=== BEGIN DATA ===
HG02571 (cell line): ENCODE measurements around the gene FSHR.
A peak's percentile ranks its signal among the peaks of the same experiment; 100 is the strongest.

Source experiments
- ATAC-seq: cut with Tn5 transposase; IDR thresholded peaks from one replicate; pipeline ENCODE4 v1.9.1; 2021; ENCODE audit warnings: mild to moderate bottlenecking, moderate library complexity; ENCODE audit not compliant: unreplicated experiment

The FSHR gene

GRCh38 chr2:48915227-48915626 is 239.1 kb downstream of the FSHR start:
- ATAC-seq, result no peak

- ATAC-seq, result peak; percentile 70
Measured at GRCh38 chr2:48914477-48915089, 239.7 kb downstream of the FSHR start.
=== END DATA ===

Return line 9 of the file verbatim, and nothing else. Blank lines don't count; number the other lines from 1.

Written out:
Measured at GRCh38 chr2:48914477-48915089, 239.7 kb downstream of the FSHR start.